“Hamas for Israel is like ISIS for the Western world,” the former head of Israel’s Southern Command said on Monday, 10 years since Hamas took control of the Gaza Strip.
Yoav Galant, the commander of Israel’s Southern Command from 2005 to 2010, is currently a member of Knesset with the Kulanu party and the minister of housing and construction. He offered his assessment at a press briefing hosted by The Israel Project, which publishes The Tower.
Galant described the “brutal” manner in which Hamas ejected Fatah, the party led by Palestinian Authority President Mahmoud Abbas, in 2007. “They slaughtered the people in the streets. They threw them from the roofs, five or ten stories high. They closed and circled areas, headquarters, and the positions held by Fatah and others. And then either burned them or activated tunnels full of explosives underneath them.” What Galant sees from ISIS now is “very similar on the way that it was done.”
Using these tactics, Hamas ousted Fatah from Gaza, even though Fatah had five to six times as many personnel there as Hamas.
Ten years since this violent upheaval, Galant said, Israel continues to seek quiet, disarmament, and a way to extricate itself from Gaza’s internal turmoil. The problem with these goals or interests is that they are at odds with one another. If there’s quiet, then Hamas will stockpile weapons and threaten Israel. If Israel is forced to act against Hamas, there will be no quiet and it will be once again responsible for Gaza.
Galant pointed out that since winning “so-called democratic elections” in 2006, Hamas — a force of some 30,000 to 40,000 people — has taken the 2 million residents of Gaza hostage. “Most of the population do not want to be involved in terror action,” Galant said, “but they are risking their lives if they will obey this monster that is called Hamas that seeks only its political benefit and personal benefit and not the future of the people of Gaza.”
(Longtime Palestinian affairs reporter Khaled Abu Toameh made a similar point in February 2016, writing that Hamas has prioritized building up its terror infrastructure over rebuilding Gazan homes.)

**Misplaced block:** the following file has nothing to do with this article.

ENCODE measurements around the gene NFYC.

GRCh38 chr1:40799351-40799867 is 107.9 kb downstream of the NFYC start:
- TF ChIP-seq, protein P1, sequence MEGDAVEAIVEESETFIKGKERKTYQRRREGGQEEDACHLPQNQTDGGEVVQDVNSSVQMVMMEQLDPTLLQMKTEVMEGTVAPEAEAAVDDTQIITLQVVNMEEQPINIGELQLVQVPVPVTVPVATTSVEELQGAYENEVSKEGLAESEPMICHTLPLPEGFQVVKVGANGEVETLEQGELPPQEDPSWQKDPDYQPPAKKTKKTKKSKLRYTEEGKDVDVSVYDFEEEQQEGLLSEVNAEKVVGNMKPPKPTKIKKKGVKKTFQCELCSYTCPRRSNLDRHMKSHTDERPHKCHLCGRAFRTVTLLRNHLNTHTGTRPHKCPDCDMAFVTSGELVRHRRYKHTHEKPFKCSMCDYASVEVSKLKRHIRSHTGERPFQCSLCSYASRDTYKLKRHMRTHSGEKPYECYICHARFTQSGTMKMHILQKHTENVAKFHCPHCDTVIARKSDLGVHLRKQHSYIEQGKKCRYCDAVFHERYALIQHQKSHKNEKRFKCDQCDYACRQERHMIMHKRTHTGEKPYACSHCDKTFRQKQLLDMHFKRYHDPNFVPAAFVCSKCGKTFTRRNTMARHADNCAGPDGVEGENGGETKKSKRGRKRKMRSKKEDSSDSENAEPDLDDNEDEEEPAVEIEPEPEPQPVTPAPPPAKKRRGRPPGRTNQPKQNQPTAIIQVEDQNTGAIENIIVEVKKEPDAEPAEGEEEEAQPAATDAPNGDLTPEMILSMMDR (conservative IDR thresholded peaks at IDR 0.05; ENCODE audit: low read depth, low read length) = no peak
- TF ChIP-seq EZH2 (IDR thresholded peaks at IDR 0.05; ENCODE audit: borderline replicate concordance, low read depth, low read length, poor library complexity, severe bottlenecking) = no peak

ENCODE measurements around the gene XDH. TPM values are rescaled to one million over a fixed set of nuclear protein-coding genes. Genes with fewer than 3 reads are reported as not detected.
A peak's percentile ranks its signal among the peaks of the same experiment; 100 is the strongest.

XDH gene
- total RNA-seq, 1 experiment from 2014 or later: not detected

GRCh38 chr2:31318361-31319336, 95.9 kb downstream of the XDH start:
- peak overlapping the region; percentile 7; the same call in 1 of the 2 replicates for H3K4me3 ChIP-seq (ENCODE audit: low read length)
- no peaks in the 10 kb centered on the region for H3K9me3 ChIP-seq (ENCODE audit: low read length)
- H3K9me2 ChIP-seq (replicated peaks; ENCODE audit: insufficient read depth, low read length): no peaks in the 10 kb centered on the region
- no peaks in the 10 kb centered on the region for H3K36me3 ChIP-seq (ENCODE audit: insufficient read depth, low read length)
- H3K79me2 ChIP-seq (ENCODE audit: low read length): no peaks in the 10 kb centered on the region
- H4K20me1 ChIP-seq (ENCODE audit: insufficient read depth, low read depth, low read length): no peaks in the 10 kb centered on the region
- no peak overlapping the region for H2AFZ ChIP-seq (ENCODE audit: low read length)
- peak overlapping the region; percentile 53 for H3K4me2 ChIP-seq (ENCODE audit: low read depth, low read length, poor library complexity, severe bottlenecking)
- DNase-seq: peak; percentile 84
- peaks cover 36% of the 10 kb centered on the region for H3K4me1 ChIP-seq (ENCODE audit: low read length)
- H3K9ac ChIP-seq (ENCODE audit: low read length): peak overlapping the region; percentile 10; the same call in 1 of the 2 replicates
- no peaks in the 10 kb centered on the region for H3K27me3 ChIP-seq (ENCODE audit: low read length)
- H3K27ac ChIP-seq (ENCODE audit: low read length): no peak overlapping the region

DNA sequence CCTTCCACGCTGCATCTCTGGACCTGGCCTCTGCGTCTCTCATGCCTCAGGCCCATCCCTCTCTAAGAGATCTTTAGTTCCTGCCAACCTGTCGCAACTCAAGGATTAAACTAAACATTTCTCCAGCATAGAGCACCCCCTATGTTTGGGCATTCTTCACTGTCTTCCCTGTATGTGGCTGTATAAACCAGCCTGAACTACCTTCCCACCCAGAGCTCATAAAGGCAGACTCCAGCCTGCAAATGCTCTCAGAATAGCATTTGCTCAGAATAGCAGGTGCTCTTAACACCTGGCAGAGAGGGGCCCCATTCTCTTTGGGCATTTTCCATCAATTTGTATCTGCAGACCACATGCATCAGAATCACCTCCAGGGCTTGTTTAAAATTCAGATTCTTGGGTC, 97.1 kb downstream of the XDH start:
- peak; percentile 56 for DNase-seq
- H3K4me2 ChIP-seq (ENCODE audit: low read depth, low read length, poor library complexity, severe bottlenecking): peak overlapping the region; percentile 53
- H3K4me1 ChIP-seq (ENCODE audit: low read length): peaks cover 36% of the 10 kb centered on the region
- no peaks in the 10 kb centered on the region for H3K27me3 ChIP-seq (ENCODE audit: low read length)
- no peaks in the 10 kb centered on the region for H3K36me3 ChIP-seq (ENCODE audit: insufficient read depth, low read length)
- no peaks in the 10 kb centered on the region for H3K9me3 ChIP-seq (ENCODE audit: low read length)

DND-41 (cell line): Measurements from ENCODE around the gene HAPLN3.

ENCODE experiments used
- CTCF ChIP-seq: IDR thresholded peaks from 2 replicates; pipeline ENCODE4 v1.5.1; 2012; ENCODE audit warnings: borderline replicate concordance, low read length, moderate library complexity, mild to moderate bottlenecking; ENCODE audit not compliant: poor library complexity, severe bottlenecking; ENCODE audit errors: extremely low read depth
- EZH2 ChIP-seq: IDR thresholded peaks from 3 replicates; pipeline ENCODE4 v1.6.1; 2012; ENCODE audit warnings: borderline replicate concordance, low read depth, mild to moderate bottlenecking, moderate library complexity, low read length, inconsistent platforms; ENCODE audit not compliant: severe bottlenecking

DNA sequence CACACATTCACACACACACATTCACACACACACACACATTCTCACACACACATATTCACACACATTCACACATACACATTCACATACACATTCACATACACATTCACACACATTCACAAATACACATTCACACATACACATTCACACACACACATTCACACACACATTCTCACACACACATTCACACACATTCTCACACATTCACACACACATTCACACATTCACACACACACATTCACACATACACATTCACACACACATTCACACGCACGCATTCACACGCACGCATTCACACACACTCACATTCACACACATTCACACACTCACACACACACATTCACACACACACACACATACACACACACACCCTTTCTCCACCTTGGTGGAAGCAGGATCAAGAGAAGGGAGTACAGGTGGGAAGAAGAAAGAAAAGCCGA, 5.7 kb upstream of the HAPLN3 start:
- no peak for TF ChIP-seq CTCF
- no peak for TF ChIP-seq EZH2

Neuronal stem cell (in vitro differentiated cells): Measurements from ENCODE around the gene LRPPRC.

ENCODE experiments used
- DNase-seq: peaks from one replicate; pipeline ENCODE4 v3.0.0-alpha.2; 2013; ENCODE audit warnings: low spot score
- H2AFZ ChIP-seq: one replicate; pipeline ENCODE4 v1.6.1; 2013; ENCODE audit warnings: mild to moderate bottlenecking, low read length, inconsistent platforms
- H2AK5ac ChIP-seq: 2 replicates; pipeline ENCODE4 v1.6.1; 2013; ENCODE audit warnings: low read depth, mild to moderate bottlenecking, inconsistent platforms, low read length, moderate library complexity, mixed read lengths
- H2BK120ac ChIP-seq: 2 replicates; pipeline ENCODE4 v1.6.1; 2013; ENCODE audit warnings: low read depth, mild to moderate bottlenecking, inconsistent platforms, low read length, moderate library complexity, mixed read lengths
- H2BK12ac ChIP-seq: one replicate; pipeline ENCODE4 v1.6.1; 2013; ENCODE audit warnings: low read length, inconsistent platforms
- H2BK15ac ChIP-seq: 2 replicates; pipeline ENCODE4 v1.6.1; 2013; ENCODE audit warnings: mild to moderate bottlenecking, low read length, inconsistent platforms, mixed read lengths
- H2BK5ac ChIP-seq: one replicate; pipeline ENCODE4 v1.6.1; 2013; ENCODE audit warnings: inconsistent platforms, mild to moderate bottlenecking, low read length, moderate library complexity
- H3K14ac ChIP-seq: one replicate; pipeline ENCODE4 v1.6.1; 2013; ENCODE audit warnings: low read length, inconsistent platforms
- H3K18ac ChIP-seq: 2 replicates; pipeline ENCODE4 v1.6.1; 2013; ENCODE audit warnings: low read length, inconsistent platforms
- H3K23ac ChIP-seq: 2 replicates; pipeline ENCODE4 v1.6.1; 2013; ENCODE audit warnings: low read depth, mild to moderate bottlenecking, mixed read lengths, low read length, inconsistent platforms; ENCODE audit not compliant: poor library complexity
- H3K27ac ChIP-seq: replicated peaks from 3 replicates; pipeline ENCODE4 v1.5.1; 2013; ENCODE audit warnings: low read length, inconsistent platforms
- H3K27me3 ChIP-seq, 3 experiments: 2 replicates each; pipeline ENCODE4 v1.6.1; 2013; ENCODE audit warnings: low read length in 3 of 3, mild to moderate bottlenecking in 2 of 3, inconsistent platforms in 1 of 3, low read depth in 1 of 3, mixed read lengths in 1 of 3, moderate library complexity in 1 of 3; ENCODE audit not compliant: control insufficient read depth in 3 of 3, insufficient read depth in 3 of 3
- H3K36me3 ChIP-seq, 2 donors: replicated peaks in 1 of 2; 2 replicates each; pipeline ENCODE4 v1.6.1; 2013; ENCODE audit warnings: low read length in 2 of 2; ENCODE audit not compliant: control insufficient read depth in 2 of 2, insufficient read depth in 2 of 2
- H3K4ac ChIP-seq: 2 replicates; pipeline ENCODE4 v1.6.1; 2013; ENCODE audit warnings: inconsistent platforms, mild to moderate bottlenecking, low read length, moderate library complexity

Galant said that Israel would like to see a prosperous Gaza, but “you could have read the official Saudi papers and media recently and they said what we said — Hamas leaders and Hamas militias are taking whatever is entering into Gaza and instead of building hospitals and schools, they are using those materials, whether it’s concrete or iron or whatever, in order to create tunnels in order to create rockets. And this is of course a big problem.”
Still, Hamas remains “a small, isolated, extremist organization.”
The main threat that Hamas presents to Israel is its ability to build tunnels to launch terror attacks. Although it will take time, Galant said that Israel is working on a countermeasure “by creating an obstacle under the ground that will eventually prevent the option to use tunnels against.” While Galant expressed his confidence that “the IDF will do its job in the best way,” he cautioned that “we have to be on alert this summer.”
In 2014, as the threat of ISIS was gaining more public attention, Israeli Prime Minister Benjamin Netanyahu observed “that ISIS and Hamas are branches of the same poisonous tree.”
A recording of the briefing with Galant is embedded below.
[Photo: The Israel Project ]